Published: Sunday, January 16, 2011, 5:01 AM
Myths about Apple’s iPad are all over the web. People I meet tell me the iPad can’t do this thing or the other.
Rubbish. Hogwarts. I mean hogwash.
Let’s take a look at the five biggest myths and see why they are wrong.
1. The iPad can’t do Flash. This is like saying a Corvette can’t haul 4X8 pieces of lumber. Of course it can’t.
That’s because the Corvette was designed to do other things. The iPad was designed for safety and resistance to crashes. Flash, the method many older websites use to show video, was designed for neither of those things. So the iPad shows other, safer kinds of video — HTML5 video and MP4 video, for example.
Is this a great loss? No, it’s a decision from Apple that protects iPad users. And guess what? YouTube, the No. 1 video site worldwide, sends iPads a non-Flash version of any video when you use the iPad YouTube app instead of an ordinary web browser. (The app makes finding videos much easier, too.)
As for sites that don’t care about safety, they’ll have to wise up before long, too. Apple, the second largest company in the world and the biggest player in the video business, has stopped putting Flash on Macs, and Microsoft has decided to make HTML5 its biggest video priority.
2. The iPad doesn’t have a USB connection. Nonsense. To keep the iPad’s case simple as well as beautiful, Apple put the iPad’s USB connector inside the standard dock connector on one of the long sides of the iPad. You simply plug in Apple’s USB converter to turn that connector into a USB jack. The USB converter is part of Apple’s camera connection kit for the iPad. Another part of it is an SD memory card reader.
3. The iPad can’t print. And your momma can’t dance. The iPad is a wireless device, so all its printing is done wirelessly. This capability is built into the current version of the iPad’s main software. You have two ways to print wirelessly — using a compatible printer (Epson and HP have them now, and all other major printer companies will jump on board soon), or using software on your Mac or Windows PC that enables wireless sharing of any printer plugged into your Mac or PC. (Make sure your iPad has the current software by plugging it into your Mac or PC and using iTunes to check for updates.)
4. The iPad can’t use any directly connected (non-wireless) peripherals. Hooey. You can plug any thumb drive into an iPad using the camera kit adapter from Apple, for one thing. And you can connect any audio device, such as a microphone or headset that connects by USB. You can hook up a projector using the VGA adapter from Apple. Any keyboard can connect, too, although you probably should consider the Apple iPad keyboard dock, which has an excellent keyboard, a connector and an upright holder, or the Apple Bluetooth keyboard, which works wirelessly.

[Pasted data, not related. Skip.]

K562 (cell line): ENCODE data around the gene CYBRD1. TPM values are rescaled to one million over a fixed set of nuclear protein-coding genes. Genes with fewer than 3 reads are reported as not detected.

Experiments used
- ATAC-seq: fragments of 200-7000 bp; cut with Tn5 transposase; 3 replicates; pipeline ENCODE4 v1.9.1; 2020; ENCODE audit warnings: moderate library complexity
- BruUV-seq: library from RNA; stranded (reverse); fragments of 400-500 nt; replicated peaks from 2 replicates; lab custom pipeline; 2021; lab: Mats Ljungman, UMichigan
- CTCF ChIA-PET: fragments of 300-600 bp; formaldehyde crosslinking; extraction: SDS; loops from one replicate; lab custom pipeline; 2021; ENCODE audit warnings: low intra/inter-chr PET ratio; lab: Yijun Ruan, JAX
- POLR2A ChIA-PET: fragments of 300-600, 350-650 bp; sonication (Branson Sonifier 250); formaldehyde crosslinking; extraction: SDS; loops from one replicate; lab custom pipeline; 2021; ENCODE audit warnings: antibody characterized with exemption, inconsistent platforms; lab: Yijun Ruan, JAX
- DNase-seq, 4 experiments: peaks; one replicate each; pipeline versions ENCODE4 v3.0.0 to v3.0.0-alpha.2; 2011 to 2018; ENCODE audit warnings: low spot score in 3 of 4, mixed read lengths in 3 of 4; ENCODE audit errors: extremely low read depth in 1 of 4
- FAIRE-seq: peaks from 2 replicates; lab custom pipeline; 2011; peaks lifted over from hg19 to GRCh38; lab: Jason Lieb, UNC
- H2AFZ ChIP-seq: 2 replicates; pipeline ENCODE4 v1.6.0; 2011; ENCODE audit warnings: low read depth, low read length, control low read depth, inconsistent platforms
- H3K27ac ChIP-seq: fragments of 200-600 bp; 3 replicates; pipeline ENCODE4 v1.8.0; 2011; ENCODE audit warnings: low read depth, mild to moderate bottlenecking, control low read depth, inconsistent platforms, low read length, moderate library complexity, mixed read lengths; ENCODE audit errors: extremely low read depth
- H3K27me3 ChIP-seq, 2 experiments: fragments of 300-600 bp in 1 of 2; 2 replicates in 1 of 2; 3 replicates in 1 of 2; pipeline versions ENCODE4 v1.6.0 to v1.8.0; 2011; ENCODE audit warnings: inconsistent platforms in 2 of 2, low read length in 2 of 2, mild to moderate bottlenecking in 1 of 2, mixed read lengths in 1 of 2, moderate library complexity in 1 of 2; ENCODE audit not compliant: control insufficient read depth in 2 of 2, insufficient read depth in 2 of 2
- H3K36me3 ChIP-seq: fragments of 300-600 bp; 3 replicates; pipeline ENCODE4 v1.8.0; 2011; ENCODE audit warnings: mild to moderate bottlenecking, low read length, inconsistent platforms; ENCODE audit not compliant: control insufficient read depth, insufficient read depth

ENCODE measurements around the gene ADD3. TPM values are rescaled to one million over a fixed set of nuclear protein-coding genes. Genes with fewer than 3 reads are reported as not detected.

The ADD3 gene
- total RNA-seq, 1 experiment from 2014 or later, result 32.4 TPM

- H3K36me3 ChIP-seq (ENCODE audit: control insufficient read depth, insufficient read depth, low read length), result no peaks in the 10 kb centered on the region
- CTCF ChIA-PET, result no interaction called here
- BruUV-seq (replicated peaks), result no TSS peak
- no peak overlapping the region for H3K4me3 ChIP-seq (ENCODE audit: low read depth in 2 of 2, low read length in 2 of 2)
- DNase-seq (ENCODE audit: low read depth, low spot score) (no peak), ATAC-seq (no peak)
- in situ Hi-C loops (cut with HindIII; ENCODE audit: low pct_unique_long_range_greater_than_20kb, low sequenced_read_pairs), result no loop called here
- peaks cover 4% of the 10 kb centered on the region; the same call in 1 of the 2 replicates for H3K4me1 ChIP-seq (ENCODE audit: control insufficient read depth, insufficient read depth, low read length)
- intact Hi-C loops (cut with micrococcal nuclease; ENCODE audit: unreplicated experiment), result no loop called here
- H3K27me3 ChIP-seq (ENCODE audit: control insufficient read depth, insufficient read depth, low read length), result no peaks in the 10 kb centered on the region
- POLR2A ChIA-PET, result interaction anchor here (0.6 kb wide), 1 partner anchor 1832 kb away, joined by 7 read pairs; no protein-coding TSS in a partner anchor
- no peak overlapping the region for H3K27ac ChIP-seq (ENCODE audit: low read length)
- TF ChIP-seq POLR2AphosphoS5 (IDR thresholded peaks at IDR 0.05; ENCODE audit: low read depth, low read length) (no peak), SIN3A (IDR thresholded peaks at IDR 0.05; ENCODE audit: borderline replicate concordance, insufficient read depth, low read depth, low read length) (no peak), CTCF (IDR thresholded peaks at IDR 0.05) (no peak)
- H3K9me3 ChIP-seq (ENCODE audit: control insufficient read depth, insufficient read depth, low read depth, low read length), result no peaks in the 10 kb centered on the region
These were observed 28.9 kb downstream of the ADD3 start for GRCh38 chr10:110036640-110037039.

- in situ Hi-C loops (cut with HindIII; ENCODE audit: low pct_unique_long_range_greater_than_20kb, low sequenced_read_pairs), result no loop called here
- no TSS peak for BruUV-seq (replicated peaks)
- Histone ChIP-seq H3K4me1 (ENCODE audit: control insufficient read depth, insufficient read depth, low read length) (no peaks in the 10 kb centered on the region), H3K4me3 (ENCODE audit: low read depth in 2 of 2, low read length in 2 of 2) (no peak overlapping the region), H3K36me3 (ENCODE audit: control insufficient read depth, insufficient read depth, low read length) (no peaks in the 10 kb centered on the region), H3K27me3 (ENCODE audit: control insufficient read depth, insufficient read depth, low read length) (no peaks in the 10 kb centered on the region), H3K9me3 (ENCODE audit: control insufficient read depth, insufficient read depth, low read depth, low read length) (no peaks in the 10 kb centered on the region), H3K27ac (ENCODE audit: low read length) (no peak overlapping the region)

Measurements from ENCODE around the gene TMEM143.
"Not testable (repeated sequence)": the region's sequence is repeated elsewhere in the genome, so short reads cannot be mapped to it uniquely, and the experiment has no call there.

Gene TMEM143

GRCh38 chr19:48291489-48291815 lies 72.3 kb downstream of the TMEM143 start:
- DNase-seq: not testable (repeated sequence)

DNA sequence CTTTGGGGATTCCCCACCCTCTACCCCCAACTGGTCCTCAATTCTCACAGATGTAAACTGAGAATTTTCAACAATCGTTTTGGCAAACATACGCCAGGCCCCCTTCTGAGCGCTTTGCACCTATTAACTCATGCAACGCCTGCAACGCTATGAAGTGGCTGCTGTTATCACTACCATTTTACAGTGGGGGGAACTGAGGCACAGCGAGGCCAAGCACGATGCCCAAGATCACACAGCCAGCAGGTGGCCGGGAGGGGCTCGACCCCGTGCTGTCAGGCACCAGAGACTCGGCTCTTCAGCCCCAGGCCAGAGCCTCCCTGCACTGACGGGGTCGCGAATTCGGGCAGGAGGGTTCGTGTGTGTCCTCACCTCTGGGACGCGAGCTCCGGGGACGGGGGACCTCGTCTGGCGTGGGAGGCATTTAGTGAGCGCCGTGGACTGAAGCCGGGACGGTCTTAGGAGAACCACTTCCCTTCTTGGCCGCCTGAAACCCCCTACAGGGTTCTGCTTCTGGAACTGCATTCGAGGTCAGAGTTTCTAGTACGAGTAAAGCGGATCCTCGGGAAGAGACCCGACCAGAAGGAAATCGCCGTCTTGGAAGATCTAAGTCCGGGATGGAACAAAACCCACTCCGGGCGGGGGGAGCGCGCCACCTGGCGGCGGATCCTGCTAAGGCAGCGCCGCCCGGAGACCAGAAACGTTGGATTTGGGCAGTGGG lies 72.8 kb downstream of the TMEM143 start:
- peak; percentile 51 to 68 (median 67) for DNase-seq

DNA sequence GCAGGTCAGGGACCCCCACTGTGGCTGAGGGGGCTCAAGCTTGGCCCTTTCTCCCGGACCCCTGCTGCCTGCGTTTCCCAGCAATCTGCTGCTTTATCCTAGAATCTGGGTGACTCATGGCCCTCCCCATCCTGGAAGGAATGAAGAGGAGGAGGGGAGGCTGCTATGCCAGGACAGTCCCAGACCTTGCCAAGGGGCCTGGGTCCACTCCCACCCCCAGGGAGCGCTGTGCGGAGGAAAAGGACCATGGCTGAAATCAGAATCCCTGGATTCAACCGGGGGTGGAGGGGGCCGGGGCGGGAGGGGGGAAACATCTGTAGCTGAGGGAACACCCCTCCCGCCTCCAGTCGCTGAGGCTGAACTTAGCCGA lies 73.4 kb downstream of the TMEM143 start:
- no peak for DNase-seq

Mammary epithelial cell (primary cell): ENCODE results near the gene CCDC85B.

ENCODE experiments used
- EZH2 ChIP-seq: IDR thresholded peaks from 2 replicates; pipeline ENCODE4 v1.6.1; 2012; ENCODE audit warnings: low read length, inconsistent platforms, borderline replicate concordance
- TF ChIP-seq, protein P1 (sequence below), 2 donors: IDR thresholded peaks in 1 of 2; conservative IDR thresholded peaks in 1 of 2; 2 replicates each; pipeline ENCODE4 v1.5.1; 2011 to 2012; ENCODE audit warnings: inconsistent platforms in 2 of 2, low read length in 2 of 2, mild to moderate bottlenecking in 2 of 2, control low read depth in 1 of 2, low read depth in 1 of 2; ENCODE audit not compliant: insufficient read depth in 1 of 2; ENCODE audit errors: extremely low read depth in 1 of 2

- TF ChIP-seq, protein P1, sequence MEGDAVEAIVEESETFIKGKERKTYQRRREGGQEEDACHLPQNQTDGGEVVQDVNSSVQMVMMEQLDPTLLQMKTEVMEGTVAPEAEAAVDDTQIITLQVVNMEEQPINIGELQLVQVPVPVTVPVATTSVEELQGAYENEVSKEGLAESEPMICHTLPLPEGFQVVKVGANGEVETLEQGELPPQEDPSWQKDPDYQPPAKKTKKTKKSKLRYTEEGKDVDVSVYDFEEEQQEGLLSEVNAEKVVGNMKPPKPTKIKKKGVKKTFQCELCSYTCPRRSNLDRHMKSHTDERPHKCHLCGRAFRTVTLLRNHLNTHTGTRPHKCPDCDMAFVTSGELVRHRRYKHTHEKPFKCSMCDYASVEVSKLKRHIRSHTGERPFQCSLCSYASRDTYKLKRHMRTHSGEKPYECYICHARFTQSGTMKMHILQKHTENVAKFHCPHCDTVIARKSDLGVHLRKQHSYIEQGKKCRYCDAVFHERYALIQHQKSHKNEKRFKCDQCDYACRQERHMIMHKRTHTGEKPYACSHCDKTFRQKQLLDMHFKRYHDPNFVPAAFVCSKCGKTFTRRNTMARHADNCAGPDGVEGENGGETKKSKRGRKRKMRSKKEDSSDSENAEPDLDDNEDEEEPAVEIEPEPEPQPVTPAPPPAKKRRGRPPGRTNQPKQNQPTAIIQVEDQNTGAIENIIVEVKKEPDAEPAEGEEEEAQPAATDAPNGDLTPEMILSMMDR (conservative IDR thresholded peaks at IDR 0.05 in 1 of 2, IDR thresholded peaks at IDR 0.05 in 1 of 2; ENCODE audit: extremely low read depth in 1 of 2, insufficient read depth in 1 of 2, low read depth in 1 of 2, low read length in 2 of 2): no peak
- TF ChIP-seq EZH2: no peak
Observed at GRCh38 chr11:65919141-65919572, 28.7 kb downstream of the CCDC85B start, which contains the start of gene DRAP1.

And, if you use a standard powered USB hub like you’d use with any computer, you can plug in external USB speakers that need a lot of power. And I haven’t even begun to mention what you can do if you change the built-in operating system using the Cydia method, at http://cydia.saurik.com/. It’s called “jailbreaking” the iPad, but ignore the scary word; it’s totally legal and simple enough for the average blockhead, and means you’re letting the iPad run apps that don’t come from the Apple App store.
With jailbreaking active, you can connect a mouse or a hard drive to your iPad, among other peripherals. More info on jailbreaking can be found at these sites: http://tinyurl.com/2d4q9h9 and http://tinyurl.com/37g25ce. (Note that the iPhone can also be jailbroken, so you’ll see references to the iPhone also. None other than the U.S. government has pronounced jailbreaking legal, so don’t let anyone tell you otherwise.)
5. The iPad doesn’t multitask. Pfft! The day I wrote this column, I checked my iPad and found it had 24 apps running at the same time. You can run your mail program, use your Web browser, chat on Facebook, listen to music, read The New York Times, print something and do any number of other things at the same time. (Multitasking was added last November.)
if you’re thinking of buying a laptop, you should definitely read this article. got an iPad last fall, and I don’t think i could live without it now. I do nearly everything on it, and even more things that i could never (or as easily) done with my MacBook Pro laptop, which has lots of bells and whistles. For example, i have found many apps that i can use in my applied research methods class this semester. i’m hoping that many students have ipads, because then i can use the software as inexpensive resources. But even if they don’t, i can project images from my ipad on the classroom’s screen. I doubt that i’ll ever jail break my ipad, because i don’t want to void the apple warranty on it, but i can’t imagine a situation in which i would need to. If you like to take things apart, go for it. But i love my iPad just the way it is. Btw, most people don’t need to buy a laptop — the iPad covers email, internet browsing, word processing, presentation management, data sets, and the work of the approximately 200 apps that i’ve bought (or got for free) for my iPad and/or my iPhone.